Category Archives: Franklin Research Center

Franklin Research Center Commemorates 25 Years

Post by John B. Gartrell, Director, John Hope Franklin Research Center for African and African American History & Culture

The 2021-2022 academic year marked the 25th anniversary of the John Hope Franklin Research Center for African and African American History & Culture. The Franklin Research Center used the theme “Black Lives in Archives” as the thread for a slate of programs that built upon the center’s mission of advancing scholarship on the history and culture of people of African descent.

The anniversary events kicked off in September 2021 with a virtual lecture by Dr. Emilie Boone, Assistant Professor of African American Studies at New York City College of Technology, CUNY. Dr. Boone was invited to respond to an exhibition displayed in the Rubenstein Library’s Photography Gallery entitled “James Van Der Zee and Michael Francis Blake: Picturing Blackness in the 1920s.” Curated by Franklin Research Center director, John B. Gartrell and the center’s 2019-2020 graduate intern, Jessica Stark, the exhibit presented selections from two African American photographers who made portrait style images of everyday African Americans at the height of the “New Negro Movement” of the 1920s.

The Black Lives in Archives virtual speaker series featured (clockwise from top left): Dr. Lisa Bratton, Dr. Brandon K. Winford, Dr. Erik S. McDuffie, Dr. Emilye Crosby, and Dr. Emilie Boone.

Black Lives in Archives virtual speaker series during the fall semester featured four scholars who were previously awarded Franklin Research Center travel grants to come to the Rubenstein Library and utilize the Center’s collections. The speakers invited to participate included Brandon K. Winford (University of Tennessee Knoxville), Lisa Bratton (Tuskegee University), Erik S. McDuffie (University of Illinois Urbana-Champaign) and Emilye Crosby (SUNY Geneseo). This “return to the archive” by each scholar highlighted the critical importance of Black collections as a foundation for new directions in the field of African and African American Studies.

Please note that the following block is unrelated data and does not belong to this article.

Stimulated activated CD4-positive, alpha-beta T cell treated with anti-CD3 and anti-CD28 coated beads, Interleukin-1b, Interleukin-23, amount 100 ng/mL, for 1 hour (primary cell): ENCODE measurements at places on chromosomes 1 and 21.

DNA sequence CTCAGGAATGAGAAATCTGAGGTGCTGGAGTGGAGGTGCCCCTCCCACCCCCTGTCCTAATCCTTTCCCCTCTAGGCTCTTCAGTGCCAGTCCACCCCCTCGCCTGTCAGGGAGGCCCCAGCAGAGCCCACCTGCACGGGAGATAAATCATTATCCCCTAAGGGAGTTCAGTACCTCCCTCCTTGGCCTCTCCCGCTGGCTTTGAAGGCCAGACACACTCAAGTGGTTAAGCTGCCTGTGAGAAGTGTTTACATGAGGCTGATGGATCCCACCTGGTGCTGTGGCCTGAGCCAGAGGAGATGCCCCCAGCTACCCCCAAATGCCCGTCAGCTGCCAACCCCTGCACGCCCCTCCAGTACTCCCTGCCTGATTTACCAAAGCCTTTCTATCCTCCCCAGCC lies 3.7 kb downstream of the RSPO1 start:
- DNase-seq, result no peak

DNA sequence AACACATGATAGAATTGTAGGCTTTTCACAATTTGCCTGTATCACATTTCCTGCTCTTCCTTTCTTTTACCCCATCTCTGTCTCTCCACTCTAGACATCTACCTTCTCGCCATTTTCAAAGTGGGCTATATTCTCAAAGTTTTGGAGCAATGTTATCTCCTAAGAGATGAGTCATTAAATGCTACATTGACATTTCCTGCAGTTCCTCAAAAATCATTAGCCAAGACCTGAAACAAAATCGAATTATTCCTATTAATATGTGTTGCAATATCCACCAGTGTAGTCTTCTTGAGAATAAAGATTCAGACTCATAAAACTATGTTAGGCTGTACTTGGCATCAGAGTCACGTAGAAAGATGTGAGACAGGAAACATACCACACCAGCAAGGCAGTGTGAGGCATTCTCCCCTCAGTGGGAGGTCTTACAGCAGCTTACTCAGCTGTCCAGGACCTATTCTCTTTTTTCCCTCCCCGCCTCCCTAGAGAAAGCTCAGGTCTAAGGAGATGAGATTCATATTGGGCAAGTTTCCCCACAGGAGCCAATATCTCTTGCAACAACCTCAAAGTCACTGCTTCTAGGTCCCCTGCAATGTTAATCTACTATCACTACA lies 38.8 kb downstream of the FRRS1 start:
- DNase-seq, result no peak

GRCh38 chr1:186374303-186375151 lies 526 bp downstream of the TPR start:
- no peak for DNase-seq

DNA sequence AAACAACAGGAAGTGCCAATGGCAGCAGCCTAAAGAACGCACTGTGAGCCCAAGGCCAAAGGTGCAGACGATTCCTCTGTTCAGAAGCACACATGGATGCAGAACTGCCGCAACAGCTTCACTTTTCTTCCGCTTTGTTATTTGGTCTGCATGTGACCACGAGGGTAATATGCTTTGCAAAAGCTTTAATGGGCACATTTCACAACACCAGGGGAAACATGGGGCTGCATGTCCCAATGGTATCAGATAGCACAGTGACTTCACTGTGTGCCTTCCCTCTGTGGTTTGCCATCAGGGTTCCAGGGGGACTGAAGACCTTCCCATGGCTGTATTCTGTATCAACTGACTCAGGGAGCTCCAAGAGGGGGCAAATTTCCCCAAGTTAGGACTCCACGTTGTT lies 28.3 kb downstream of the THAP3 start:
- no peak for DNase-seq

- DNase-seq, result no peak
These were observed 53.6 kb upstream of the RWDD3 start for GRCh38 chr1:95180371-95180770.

And in January, the center hosted a special Archivist Roundtable featuring Gartrell, Chaitra Powell (Curator, Southern Historical Collection, University of North Carolina – Chapel Hill) and Andre Vann (Coordinator of University Archives and Instructor of History, North Carolina Central University). The roundtable was an engaging conversation between three Black archivists discussing the arcs of their respective careers and the challenges and benefits of being caretakers for collections documenting the Black experience. All of the aforementioned virtual events were recorded and are now available through Duke University Libraries’ YouTube channel.

About the Franklin Research Center

In 1995, Dr. John Hope Franklin, James B. Duke Professor Emeritus of History at Duke University, donated his personal archive to Duke. In his honor, the Duke University Libraries founded the John Hope Franklin Research Center for African and African American History and Culture as a designated collecting area specializing in rare book and primary sources documenting people of African descent. Franklin’s archive and his scholarship have been the guiding lights of the Center’s engagement in public programming, teaching, exhibitions, and collaborations. This celebration of “Black Lives in Archives” honored the Center’s role as a premiere destination for researchers near and far over the last twenty-five years.

Black Lives in Archives: Inviting the Community to Explore

Visitors explore Rubenstein Library materials documenting the richness of Black print culture at an open house event in April 2022.

Post by Orilonise Yarborough, Intern, John Hope Franklin Research Center for African and African American History & Culture